On This Day in History -
October 5, 1775

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Congress informed of Dr. Benjamin Church's treason

On this day in history, October 5, 1775, Congress is informed of Dr. Benjamin Church's treason. Dr. Church was deeply involved in the patriot movement in Boston, having close relations with such people as Paul Revere, Samuel Adams, Joseph Warren and John Hancock. The interception of a coded letter to a British soldier revealed that he had been sending intelligence to the British all along.

Benjamin Church was born into a prominent Boston family. He studied medicine in London and built a lucrative medical practice in Boston, where he became known as a skilled surgeon. Prior to the Revolution, Church was involved in the Sons of Liberty movement. He nursed several of the wounded after the Boston Massacre and his prominence as a member of the patriot movement grew when he delivered the annual oration on the anniversary of the massacre in 1773.

Dr. Benjamin Church
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Dr. Benjamin Church
Dr. Benjamin Church
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Dr. Benjamin Church

Church was elected to the rebel Provincial Congress in 1774. He became a member of the Committee of Safety, which was charged with the military preparation of the colony. In these positions, Dr. Church was at the heart of the rebel movement, but his treasonous activities went undiscovered. After the Battle of Lexington, Church was seen meeting with British General Thomas Gage in Boston, which aroused suspicion, but Church said he had been detained and then released and the suspicions were put to rest.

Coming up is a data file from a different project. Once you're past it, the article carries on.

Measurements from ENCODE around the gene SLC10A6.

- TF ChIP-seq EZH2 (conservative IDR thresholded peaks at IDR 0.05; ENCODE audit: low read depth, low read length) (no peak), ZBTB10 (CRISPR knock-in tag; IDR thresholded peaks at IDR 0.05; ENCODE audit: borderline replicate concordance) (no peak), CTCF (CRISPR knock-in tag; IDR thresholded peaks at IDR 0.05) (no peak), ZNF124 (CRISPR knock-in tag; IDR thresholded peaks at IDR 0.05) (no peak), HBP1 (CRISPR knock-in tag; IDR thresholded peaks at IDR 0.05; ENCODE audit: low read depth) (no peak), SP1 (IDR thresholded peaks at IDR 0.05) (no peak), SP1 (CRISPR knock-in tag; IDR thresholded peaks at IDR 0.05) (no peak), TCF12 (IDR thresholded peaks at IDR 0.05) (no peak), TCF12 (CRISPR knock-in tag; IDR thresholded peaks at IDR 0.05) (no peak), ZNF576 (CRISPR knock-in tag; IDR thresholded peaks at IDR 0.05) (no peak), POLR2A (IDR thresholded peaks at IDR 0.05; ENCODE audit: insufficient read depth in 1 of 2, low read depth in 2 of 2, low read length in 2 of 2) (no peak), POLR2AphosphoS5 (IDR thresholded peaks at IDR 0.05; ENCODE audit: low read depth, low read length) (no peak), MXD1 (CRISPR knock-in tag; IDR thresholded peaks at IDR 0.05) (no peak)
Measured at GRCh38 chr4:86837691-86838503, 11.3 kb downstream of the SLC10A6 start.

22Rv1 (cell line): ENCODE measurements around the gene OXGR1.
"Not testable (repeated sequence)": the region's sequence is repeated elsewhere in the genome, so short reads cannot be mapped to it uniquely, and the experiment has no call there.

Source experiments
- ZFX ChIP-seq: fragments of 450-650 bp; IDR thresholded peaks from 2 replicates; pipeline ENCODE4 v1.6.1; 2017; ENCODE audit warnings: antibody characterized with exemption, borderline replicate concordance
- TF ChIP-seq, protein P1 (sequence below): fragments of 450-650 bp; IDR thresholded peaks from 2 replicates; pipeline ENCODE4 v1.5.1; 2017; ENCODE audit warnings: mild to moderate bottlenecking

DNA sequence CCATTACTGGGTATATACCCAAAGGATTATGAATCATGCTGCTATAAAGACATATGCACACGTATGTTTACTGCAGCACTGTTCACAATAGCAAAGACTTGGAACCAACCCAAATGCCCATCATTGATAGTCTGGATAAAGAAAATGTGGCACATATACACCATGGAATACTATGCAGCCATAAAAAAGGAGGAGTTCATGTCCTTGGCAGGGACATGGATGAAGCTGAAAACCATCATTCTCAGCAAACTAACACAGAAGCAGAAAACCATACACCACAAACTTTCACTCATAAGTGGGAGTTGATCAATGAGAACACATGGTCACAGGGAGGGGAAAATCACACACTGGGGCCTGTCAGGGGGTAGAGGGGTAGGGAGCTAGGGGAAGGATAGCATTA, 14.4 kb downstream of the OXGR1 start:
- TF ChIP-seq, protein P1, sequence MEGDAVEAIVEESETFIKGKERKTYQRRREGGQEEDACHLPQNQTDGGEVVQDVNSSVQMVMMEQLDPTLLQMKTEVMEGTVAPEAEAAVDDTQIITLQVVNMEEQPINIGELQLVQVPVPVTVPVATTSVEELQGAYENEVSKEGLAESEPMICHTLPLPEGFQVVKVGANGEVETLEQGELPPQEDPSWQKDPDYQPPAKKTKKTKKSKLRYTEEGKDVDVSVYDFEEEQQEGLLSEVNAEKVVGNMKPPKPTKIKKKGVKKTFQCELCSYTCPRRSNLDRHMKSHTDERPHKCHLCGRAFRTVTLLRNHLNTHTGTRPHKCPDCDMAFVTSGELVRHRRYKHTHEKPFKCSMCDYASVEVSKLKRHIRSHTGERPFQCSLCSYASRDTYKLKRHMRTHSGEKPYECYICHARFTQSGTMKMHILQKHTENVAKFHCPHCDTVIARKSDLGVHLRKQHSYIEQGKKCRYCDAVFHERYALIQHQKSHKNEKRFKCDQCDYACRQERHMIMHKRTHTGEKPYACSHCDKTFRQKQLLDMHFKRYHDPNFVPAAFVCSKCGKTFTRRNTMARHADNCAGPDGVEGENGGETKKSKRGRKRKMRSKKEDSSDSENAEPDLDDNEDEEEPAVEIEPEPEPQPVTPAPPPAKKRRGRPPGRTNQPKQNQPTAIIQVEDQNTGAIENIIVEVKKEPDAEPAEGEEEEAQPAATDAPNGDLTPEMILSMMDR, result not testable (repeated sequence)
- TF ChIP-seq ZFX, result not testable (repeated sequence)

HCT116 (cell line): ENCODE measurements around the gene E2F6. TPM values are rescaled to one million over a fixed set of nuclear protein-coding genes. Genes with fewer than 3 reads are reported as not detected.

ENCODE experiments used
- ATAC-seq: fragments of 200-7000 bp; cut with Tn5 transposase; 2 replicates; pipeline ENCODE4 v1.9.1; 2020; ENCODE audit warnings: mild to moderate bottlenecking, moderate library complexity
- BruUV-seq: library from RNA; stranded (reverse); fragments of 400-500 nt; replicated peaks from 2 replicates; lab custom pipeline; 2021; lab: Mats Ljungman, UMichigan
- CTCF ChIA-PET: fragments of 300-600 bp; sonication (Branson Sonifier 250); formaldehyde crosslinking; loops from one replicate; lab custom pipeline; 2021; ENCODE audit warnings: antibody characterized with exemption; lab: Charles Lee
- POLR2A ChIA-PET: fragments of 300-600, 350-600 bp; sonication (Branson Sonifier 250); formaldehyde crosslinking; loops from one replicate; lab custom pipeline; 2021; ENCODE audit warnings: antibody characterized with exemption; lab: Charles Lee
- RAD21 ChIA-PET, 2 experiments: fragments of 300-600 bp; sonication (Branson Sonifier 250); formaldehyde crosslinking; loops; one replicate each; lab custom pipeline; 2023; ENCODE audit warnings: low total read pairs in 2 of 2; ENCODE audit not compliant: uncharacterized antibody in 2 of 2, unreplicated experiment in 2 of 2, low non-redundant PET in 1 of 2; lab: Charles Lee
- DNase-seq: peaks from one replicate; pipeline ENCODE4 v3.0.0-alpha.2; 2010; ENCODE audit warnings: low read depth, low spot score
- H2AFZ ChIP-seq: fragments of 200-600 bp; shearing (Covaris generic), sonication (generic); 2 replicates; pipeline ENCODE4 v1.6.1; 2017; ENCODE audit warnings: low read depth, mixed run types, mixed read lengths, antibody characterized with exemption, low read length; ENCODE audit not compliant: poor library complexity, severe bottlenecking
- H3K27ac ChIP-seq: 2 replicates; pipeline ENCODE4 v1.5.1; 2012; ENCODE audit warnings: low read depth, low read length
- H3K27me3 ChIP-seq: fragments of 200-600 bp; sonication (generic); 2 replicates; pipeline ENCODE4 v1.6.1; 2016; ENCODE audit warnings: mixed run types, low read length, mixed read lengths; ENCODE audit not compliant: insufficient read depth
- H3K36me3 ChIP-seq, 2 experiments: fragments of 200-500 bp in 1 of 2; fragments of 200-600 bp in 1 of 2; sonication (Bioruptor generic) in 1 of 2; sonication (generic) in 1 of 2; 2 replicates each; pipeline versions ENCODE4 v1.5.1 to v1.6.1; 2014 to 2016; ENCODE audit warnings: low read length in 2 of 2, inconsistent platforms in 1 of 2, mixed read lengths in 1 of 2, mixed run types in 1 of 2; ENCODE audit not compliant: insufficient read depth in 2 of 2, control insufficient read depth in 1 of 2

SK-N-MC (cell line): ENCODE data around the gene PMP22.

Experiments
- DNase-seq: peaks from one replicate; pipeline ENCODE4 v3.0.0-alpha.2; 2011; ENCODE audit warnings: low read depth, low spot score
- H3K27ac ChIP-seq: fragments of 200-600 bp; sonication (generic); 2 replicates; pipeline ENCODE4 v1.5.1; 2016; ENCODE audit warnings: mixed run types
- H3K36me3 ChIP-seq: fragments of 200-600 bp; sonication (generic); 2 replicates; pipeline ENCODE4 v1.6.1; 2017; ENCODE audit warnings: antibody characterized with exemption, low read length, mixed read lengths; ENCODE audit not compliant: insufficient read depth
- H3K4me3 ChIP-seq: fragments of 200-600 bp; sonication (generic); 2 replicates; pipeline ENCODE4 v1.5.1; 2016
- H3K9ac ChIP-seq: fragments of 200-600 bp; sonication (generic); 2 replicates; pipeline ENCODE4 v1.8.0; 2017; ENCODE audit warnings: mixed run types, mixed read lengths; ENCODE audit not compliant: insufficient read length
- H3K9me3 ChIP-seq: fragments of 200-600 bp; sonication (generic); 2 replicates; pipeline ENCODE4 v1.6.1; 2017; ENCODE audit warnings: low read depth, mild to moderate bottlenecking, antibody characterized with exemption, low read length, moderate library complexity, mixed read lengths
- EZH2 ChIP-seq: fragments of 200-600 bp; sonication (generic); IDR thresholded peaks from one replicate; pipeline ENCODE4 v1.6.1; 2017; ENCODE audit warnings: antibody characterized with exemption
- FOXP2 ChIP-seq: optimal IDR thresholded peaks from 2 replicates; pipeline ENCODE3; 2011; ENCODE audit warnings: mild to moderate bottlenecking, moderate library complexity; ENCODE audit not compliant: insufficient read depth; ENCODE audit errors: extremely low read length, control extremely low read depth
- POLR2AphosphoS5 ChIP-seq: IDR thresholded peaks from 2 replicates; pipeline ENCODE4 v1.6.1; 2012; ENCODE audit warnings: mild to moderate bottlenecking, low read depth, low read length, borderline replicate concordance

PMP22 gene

Second Continental Congress by Edward Savage
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Second Continental Congress
by Edward Savage

In July of 1775, Church attempted to send a letter through his mistress to a British Major Cane. The woman asked another of her suitors to take her to certain British officials to deliver the letter, but he refused. She then left the letter with him and asked him to deliver it. The man was suspicious and opened the letter, but it was written in code and he couldn't read it so he set it aside.

Some time later, he received an anxious letter from the woman asking what he had done with the letter. This aroused his suspicion again and he delivered the letter to patriot officials. The letter contained information about American troop strength and positions around Boston, but it had no indication of who wrote it. When the woman was questioned, she disclosed that Dr. Church was the author.

On October 4, Washington oversaw a court-martial that found Church guilty of collaborating with the enemy and referred the matter to Congress for judgment. On October 5, Washington wrote to Congress and informed them of Dr. Church's treason. Congress had Church confined in prison in Connecticut. After some time, he was released due to ill health and was finally allowed to leave the country in 1778. He sailed for the West Indies, but the ship was never heard from again and is presumed to have been lost at sea.

The extent of Church's treason was unknown for generations, but in the early 20th century, General Gage's records of correspondence were finally opened to the public and numerous letters from Church were discovered. The letters revealed that Church had been delivering sensitive information to Gage for quite some time, earning him a place on the list of America's most notorious traitors.

This Week in History

Published 10/5/13

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